Differences between psilocybin and DOI

Our findings that DOI has an opposite effect compared to psilocybin highlight significant differences between these drugs and urge caution in generalizing results obtained with DOI to other serotonergic psychedelics. DOI has been used in several studies to investigate the effect of 5HT2A receptor activation and as a readily available proxy for psychedelic function [66, 79, 80]. However, while psilocybin improved flexibility in our set-shifting task, DOI severely impaired performance. It is likely that the effects of DOI on other moderately complex behaviors will differ from those of other psychedelics, despite the assumed similarity between these drugs. Given the complex pharmacological profiles of psychedelics, caution should be used when attempting to generalize results, even if two compounds have similar affinities for specific receptors. Interestingly, two recent studies reported impaired cognitive flexibility in human subjects that received LSD, in contrast with the data on psilocybin [20, 81, 82]. These differences may be due to the subtle pharmacological differences between these drugs: LSD, like DOI, has higher affinity for 5HT2A than 5HT2C, while psilocin has more similar affinity to both receptors; LSD and psilocin both have moderately high affinity at 5HT1A receptors, while DOI does not; and LSD also binds to dopamine D1 and D2 receptors [83,84,85,86]. The clinical success of psilocybin may then be due to its very specific pharmacological profile, and may not generalize to other psychedelic compounds.

Increased cognitive flexibility as a therapeutic mechanism for psilocybin

Our data show that an acute dose of psilocybin enhances cognitive flexibility. How could this effect support psilocybin’s therapeutic action? Our hypothesis is that psilocybin transiently counters the cognitive biases commonly found in individuals suffering from psychiatric disorders, particularly MDD. One caveat of our study is that we used healthy rats, not a preclinical model of MDD, so the results should be interpreted cautiously. Nevertheless, cognitive flexibility is associated with effective emotional regulation and general psychological health in healthy adults [87, 88], and cognitive rigidity is a hallmark of depression and its associated perseverative cognitive processes such as rumination, all-or-nothing thinking, and acceptance of maladaptive beliefs about the self and environment [15, 18, 89]. Impaired cognitive flexibility is reported in MDD [17, 90,91,92,93] and it has a substantial impact on treatment outcome [94, 95]. Specific deficits in set-shifting are known to be present in patients with MDD [17], and, in preclinical models, antidepressant treatment ameliorates set-shifting impairments [96, 97]. There is also a reported link in humans between increased cognitive flexibility and reduction of depressive symptomatology [89].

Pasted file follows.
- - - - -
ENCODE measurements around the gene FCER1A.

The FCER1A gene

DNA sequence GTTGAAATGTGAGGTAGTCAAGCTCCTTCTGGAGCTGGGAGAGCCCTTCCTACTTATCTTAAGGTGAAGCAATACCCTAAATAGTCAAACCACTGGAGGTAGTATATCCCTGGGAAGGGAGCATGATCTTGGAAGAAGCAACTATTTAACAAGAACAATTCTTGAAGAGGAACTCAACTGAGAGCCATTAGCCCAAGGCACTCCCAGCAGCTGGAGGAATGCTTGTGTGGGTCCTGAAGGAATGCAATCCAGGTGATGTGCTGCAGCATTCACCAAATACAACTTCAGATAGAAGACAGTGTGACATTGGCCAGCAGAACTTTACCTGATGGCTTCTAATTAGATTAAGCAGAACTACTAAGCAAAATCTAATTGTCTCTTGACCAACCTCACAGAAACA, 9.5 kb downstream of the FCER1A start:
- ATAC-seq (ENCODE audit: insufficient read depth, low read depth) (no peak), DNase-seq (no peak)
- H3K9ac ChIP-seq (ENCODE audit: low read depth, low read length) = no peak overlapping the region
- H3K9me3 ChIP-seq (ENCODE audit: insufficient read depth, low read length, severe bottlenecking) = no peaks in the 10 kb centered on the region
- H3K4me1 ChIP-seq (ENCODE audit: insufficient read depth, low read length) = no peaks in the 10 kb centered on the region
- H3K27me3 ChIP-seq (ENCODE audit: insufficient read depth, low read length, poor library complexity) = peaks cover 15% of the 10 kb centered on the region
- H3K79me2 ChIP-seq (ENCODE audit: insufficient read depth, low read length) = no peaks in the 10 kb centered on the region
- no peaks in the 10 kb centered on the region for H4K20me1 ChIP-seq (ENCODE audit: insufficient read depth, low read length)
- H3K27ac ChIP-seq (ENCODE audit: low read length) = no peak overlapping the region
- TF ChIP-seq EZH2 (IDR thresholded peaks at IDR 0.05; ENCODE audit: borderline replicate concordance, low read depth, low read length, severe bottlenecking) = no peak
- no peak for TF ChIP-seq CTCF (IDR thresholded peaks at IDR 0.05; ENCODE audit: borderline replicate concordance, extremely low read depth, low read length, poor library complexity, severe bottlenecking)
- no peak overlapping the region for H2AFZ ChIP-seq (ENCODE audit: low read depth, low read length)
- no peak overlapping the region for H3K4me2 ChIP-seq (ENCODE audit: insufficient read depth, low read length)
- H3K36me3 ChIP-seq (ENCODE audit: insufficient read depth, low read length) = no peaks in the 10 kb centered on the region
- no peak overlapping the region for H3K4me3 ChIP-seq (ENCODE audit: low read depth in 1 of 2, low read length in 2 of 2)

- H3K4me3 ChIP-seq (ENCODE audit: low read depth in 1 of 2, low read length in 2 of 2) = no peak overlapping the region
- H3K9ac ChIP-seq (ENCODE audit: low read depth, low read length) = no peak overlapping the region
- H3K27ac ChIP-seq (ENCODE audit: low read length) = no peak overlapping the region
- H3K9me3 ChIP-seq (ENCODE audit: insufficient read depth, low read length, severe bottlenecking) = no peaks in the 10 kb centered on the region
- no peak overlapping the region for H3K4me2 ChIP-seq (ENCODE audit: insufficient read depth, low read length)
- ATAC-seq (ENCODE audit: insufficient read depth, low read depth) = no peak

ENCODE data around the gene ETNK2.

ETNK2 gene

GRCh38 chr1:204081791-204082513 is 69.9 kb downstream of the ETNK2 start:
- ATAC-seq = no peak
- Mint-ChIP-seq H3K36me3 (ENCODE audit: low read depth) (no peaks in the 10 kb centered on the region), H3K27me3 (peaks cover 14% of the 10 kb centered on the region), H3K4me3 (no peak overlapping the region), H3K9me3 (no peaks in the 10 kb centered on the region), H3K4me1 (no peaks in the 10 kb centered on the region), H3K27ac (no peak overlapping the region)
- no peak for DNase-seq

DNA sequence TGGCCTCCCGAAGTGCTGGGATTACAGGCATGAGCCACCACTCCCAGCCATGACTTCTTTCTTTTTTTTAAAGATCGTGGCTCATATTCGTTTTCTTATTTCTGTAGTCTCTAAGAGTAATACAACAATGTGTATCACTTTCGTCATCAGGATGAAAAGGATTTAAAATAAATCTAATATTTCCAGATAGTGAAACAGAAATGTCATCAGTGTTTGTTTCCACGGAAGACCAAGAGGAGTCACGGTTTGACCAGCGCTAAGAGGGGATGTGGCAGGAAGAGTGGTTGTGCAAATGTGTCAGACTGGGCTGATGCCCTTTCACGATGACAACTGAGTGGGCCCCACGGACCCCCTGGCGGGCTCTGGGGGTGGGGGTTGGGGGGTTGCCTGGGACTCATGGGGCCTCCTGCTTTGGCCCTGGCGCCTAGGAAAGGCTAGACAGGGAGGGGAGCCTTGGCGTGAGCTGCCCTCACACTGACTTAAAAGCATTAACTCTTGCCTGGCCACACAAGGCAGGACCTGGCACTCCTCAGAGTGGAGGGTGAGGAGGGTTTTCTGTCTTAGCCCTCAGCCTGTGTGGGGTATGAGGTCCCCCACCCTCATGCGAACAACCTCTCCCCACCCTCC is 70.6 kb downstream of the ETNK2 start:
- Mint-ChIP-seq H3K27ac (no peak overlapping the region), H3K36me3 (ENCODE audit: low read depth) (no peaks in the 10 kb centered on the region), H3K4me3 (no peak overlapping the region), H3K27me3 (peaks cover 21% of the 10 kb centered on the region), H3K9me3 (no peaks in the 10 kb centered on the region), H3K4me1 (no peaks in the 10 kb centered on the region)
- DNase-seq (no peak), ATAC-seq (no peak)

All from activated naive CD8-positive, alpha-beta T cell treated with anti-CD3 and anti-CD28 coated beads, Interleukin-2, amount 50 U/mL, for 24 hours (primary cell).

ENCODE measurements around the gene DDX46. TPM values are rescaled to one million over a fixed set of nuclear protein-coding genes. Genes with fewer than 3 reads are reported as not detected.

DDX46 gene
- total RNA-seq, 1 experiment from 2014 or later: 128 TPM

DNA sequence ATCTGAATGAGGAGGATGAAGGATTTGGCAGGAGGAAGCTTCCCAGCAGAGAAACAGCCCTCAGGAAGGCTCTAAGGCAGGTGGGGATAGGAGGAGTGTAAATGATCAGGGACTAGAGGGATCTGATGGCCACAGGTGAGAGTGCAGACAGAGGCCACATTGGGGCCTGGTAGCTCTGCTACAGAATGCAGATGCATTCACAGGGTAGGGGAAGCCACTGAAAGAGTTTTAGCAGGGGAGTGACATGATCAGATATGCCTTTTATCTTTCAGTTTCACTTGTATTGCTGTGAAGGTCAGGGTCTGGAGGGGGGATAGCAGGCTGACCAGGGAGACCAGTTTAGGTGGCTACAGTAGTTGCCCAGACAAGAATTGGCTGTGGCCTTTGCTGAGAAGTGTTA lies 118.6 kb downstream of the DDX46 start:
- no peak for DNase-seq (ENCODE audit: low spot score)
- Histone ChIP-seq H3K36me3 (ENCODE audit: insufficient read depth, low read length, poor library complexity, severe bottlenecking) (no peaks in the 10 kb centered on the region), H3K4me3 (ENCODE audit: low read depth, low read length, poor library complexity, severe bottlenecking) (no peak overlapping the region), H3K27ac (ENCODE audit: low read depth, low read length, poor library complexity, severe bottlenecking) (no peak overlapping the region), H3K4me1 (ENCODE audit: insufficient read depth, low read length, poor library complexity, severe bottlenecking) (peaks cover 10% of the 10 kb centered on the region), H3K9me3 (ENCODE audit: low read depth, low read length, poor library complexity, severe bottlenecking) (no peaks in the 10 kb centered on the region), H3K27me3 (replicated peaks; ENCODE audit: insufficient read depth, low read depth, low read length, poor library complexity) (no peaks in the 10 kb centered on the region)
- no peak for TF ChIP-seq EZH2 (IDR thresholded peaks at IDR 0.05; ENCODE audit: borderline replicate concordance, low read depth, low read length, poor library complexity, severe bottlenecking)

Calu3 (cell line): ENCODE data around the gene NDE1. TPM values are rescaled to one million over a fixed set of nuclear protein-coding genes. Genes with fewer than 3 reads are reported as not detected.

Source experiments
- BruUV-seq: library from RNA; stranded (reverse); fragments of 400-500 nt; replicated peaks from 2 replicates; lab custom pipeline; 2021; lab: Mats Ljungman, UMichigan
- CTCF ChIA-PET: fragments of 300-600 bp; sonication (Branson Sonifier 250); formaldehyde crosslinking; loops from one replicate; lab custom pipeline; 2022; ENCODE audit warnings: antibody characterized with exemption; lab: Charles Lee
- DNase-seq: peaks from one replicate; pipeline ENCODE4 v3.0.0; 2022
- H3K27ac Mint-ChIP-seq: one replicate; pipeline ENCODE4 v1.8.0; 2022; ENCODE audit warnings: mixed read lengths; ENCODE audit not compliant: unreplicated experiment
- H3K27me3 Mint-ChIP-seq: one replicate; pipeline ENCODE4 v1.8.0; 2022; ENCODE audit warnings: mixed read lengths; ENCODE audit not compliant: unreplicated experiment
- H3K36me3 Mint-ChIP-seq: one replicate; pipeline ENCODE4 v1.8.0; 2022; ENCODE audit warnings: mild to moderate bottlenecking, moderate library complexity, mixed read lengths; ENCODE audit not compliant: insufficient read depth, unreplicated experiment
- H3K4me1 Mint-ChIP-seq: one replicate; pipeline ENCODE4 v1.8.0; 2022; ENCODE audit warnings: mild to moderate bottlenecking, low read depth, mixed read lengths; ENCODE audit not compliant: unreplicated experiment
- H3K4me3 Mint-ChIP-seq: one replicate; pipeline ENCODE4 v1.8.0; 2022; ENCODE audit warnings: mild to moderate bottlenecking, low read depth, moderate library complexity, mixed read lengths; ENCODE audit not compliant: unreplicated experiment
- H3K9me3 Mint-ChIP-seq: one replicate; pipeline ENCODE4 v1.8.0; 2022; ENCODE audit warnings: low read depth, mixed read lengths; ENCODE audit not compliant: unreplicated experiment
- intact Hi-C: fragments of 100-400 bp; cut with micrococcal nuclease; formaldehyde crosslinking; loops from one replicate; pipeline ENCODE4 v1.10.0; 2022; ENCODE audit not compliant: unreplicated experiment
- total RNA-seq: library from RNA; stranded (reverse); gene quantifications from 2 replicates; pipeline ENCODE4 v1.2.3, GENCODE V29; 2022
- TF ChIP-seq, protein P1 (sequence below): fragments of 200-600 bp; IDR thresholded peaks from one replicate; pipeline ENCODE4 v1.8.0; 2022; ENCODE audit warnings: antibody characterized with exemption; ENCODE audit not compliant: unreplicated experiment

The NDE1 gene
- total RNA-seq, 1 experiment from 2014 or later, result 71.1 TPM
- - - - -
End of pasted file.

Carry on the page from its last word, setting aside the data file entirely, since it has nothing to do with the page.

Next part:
Psilocybin’s acute effect on cognitive flexibility may therefore provide a path for countering depressive symptoms. While our data do not address whether psilocybin results in a long-lasting increase in cognitive flexibility, even a transient effect during clinician-assisted intervention could be beneficial given that enhanced cognitive flexibility is advantageous during psychotherapy [98]. Current clinical protocols for psilocybin therapy involve extensive professional support and clinical-guided intervention [9]. We propose that the cognitive state brought about by psilocybin is especially favorable to receive therapeutic benefits from these treatments. This would support the current ideas that the set, the setting and the content of psilocybin administration sessions are all essential to achieve therapeutic benefits: psilocybin, by enhancing cognitive flexibility, may simply allow for a more effective intervention.